During COVID-19 crisis, many businesses do not have access to their premises. For some businesses, there is no access only during Alert Level 4, but for others, it could also be during other Alert Levels.

At present time, we get asked daily by the businesses who lease premises, if they must continue paying rent for the time when there is no access. COVID-19 crisis has significantly impacted many businesses’ solvency, and for some, the ability to avoid paying rent until they are able to start trading again is something that could save the business from shutting its doors permanently.

In our earlier article , we analysed how to temporarily stop/reduce payments of rent where the lease is on a standard deed of lease from the Auckland District Law Society. That deed of lease contains express provisions addressing emergencies and the treatment of rent during emergencies. We concluded that it is highly probable that COVID-19 crisis is ‘an emergency’ that the Auckland District Law Society deed of lease would cover.

In cases where a different lease agreement is used and that agreement does not contain similar emergency provisions, there could be a possibility to run an argument that the lease should be terminated as a result of the doctrine of frustration. The doctrine of frustration and its application to lease agreements during COVID-19 crisis is the topic of this article.

We note that both solutions analysed in our earlier and this articles, would be relevant where there is no collaboration between the tenant and the landlord. We highly recommend that the tenants and landlords work together during this period to ensure both parties come out commercially viable. This could be in a way of the landlord providing a temporary discount to rent payments. The reality for most landlords is that they are likely to experience difficulty in finding replacement tenants for some time.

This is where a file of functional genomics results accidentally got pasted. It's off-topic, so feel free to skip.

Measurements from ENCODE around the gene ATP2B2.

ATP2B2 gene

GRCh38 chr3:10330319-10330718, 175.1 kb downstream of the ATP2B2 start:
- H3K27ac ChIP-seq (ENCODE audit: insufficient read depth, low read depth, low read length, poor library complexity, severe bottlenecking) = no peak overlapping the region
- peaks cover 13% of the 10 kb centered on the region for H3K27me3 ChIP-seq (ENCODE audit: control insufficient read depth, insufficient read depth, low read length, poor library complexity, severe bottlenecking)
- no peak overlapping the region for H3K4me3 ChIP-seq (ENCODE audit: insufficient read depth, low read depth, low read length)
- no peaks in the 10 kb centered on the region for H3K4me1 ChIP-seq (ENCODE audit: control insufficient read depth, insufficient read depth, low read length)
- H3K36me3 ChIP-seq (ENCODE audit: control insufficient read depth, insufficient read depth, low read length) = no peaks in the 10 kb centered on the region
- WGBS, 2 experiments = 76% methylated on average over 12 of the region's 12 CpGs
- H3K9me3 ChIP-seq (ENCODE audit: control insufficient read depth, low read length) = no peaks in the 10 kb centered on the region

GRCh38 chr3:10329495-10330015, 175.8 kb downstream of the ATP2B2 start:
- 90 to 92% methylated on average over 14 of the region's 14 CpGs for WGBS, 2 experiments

Doctrine of frustration
The doctrine of frustration of contract allows parties to be relieved from their legal obligations where contracts have become impossible to perform. Frustration occurs where neither party has been the ‘defaulting party’ regarding their contractual obligations, but it has become incapable of performing the contract due to circumstances that are outside of the parties’ control.

In National Carriers Ltd v Panalpina (Northern) Ltd,[1] Lord Simon explained the doctrine in the following manner:

Frustration of a contract takes place when there supervenes an event (without default of either party and for which the contract makes no sufficient provision) which so significantly changes the nature (not merely the expense or onerousness) of the outstanding contractual rights and/or obligations from what the parties could reasonably have contemplated at the time of its execution that it would be unjust to hold them to the literal sense of its stipulations in the new circumstances; in such case the law declares both parties to be discharged from further performance.

The threshold to satisfy that the contract has been frustrated is high and the doctrine would not generally be applicable where the compliance with the contract is temporarily delayed, or the contract has become more expensive.

[1]     National Carriers Ltd v Panalpina (Northern) Ltd [1981] AC 675.